AIP German Sauerkraut

Fermenting seems to be all the rage in the culinary world. Where I live there is even a business that is all about fermenting with a slate of workshops on offer. Honestly I had never thought about making my own sauerkraut, but why not? The process is fairly simple, it just takes time. The finished product was better than sauerkraut i’ve had from the store. This is a pretty basic recipe, but have fun with it, add ingredients to make it your own!

AIP German Sauerkraut
Serves 6
Write a review
Print
Total Time
72 hr
Total Time
72 hr
Ingredients
  1. 1 medium head green cabbage (about 3 pounds)
  2. 1 1/2 tablespoons sea salt
  3. 2-quart wide-mouth canning jar (or two-quart mason jars)
Instructions
  1. Slice the cabbage. Discard the outer leaves of the cabbage. Remove the core. Slice into very thin ribbons.
  2. Combine the cabbage and salt. Transfer the cabbage to a large mixing bowl and sprinkle the salt over top. Begin working the salt into the cabbage by massaging and squeezing the cabbage with your hands. The cabbage will become watery and limp after about 5 minutes.
  3. Pack the cabbage into the jar. Take handfuls of the cabbage and pack them into the canning jar. Pour any liquid released by the cabbage while you were massaging it into the jar. Make sure the cabbage is fully submerged below the liquid.
  4. If necessary add a little filtered water to submerge it completely.
  5. Cover the mouth of the mason jar with a piece of cheesecloth and secure it with a rubber band or twine. This allows air to flow in and out of the jar, but prevents dust or insects from getting into the jar.
Press the cabbage every few hours
  1. Over the next 24 hours, press down on the cabbage every so often with a spoon.
  2. As the cabbage releases its liquid, it will become more limp and compact and the liquid will rise over the top of the cabbage.
  3. Ferment the cabbage for 3 to 10 days at a cool room temperature. 65-75 degrees.
  4. Check it daily and press it down if the cabbage is floating above the liquid.
  5. It is done when you like how it tastes.
  6. While it's fermenting, you may see bubbles coming through the cabbage, foam on the top, or white scum.
  7. These are normal and can be skimmed off the top either during fermentation or before refrigerating.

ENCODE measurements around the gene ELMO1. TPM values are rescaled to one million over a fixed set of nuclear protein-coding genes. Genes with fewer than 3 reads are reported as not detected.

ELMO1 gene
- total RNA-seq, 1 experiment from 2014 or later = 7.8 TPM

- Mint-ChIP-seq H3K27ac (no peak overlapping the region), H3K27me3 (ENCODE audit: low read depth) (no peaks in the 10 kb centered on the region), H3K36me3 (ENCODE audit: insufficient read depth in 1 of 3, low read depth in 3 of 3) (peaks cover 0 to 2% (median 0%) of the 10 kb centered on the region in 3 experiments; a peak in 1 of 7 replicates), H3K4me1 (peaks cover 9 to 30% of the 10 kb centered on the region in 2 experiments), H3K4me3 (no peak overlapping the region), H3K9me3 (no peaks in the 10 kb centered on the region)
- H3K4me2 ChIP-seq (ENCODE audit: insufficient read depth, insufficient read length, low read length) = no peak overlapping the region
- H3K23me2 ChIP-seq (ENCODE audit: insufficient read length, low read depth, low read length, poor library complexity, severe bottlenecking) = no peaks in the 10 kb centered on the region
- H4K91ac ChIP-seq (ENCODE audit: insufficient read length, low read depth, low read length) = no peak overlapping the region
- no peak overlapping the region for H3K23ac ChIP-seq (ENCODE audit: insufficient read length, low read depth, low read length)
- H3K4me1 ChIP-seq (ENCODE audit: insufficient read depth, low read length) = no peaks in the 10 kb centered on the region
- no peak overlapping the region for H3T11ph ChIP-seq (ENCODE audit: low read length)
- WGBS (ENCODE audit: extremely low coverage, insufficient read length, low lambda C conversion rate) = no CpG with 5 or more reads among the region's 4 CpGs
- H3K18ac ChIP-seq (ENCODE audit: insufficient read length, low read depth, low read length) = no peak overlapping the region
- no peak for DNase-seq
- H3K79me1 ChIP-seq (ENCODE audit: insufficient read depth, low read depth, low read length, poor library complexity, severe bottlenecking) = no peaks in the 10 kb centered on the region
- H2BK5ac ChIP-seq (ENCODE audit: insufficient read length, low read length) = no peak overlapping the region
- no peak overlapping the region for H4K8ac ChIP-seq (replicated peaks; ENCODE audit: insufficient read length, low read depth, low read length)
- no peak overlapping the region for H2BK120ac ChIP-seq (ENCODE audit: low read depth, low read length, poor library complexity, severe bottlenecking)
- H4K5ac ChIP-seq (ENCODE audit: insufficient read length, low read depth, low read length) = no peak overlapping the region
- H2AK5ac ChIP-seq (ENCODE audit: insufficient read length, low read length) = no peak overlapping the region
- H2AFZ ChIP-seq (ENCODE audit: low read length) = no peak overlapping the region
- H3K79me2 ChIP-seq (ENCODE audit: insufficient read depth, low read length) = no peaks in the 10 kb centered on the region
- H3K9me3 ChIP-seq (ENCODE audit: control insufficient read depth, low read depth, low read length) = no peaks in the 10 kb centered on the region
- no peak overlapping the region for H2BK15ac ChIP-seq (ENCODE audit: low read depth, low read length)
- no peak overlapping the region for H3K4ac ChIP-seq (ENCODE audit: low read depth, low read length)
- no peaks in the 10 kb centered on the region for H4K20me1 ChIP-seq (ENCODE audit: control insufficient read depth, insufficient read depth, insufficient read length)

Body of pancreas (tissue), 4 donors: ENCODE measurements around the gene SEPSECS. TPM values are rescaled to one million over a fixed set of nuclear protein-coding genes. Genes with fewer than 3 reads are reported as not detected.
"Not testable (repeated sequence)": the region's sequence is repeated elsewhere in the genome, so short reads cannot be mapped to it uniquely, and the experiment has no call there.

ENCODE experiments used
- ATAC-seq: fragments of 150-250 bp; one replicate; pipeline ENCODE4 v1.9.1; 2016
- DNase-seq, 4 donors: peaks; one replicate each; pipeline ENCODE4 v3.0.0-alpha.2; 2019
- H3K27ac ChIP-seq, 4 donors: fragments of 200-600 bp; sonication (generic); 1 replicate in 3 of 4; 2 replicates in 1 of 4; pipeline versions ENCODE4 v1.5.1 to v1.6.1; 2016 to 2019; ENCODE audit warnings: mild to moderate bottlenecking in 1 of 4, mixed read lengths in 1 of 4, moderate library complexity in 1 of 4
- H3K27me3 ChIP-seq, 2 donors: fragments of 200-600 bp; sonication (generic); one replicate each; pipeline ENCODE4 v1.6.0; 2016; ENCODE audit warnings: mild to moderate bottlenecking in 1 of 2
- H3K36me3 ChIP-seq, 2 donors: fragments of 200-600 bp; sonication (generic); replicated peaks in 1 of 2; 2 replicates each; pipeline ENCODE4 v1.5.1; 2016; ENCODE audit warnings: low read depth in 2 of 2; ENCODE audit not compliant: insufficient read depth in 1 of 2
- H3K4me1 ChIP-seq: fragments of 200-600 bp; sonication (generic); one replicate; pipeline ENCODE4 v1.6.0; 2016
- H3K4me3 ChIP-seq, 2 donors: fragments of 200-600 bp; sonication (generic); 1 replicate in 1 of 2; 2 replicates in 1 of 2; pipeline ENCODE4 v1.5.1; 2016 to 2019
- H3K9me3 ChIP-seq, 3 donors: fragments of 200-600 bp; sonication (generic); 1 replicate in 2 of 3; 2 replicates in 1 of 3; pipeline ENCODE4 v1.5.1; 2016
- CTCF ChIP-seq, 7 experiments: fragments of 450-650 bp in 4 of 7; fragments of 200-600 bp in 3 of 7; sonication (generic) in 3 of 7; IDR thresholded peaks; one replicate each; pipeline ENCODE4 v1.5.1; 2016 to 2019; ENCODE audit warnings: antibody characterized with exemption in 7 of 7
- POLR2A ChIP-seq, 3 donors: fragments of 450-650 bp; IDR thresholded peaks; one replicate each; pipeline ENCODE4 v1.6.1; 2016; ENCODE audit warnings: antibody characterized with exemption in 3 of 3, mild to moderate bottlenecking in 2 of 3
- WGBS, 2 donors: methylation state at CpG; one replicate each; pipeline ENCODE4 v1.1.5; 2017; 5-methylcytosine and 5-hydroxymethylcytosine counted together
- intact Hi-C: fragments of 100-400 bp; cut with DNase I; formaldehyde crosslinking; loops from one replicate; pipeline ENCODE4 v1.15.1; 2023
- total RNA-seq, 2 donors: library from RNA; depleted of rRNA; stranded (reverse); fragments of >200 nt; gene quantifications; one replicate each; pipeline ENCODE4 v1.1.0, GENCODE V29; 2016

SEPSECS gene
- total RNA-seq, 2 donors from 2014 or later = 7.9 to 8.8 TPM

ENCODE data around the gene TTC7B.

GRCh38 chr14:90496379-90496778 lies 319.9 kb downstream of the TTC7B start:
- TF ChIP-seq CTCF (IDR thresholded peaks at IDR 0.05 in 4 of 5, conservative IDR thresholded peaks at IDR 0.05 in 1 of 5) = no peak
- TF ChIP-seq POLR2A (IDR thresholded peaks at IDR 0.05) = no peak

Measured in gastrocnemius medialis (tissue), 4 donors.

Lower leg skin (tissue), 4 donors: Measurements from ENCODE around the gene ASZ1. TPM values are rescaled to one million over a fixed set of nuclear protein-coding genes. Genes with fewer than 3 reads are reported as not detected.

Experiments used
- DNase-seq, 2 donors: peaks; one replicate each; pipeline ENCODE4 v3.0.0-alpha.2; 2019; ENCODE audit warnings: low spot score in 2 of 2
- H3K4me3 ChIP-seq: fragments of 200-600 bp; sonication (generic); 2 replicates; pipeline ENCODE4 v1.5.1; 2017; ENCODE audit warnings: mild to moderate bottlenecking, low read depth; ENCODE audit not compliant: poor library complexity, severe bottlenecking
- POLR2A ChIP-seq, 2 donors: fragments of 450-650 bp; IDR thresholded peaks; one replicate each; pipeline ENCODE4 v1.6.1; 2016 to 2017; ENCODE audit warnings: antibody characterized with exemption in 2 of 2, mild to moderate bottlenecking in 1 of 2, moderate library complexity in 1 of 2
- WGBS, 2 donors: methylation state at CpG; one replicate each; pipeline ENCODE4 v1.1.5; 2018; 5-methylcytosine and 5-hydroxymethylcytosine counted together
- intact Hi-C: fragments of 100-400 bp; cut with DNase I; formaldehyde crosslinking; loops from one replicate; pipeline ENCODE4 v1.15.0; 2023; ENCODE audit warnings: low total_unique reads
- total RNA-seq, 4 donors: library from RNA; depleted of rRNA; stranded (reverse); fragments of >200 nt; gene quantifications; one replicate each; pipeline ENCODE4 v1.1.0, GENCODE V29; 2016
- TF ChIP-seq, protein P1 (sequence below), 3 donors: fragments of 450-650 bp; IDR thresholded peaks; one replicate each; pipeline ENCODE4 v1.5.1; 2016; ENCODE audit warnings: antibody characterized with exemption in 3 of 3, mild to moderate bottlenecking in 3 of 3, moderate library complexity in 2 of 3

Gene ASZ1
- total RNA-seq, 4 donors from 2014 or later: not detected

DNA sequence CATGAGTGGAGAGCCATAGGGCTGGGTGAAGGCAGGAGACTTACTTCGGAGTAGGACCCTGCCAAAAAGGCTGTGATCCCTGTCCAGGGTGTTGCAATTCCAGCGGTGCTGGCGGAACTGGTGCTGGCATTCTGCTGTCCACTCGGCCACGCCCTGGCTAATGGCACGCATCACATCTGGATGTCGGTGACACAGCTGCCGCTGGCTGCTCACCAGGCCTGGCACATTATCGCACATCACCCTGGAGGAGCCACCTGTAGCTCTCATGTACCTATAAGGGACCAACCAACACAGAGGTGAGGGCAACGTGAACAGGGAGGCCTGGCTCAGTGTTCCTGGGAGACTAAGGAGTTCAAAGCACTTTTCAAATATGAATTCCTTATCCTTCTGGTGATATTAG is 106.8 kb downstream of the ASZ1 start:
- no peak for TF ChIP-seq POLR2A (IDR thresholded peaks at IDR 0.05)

Paleo on the Go Test Kitchen http://blog.paleoonthego.com/

AIP German Brats

Ok I must confess, I loved these! Simple enough to make anytime of year, you don’t need to go through all the hassle of using casings and all that involves if you don’t want to. Just make patties like we did and fry them up! Make a big batch and freeze them for an easy meal at a later date. You should definitely try this at home!

AIP German Brats
Write a review
Print
Ingredients
  1. 2# ground pork
  2. 1/2# ground beef
  3. 2 tsp. coconut sugar
  4. 1 Tbl. Sea salt
  5. 1 tsp. mace
  6. ½ tsp. ground ginger
  7. 2 tsp. ground marjoram
  8. 4 ft. of hog casings (optional)
  9. Combine all ingredients in a bowl until well combined.
Instructions
  1. Combine all ingredients in a bowl until well combined.
If using casings
  1. Rinse casings well under running water. Tie a knot at one end. Using a sausage stuffing attachment on your meat grinder or sausage stuffer, thread the casing over the tip until it is all bunched up on the tip. Then slowly pipe the brat mixture into the casing, slowing letting the casing feed itself out onto your worktable. Every six inches, twist the brats to separate the links. Once the casing is filled, tie off the other end in a knot. Take a straight pin or skewer and prick tiny holes along the length of the brat. Bring 2 quarts of chicken stock to a simmer in a deep skillet. Gently lower the brat into the simmering liquid. Allow to cook at a very low simmer until cooked through (155 F). Remove carefully to cool. Before serving, heat some oil or fat in a skillet, slice the brat into serving lengths, and fry it in the skillet to brown on all sides.
If not using casings
  1. If don’t want to do all of the above work, just form the brat mixture into 3 oz patties and fry them in a little bacon fat or lard in a skillet until cooked through (155 F).
Paleo on the Go Test Kitchen http://blog.paleoonthego.com/

AIP Oktoberfest – Brats and Sauerkraut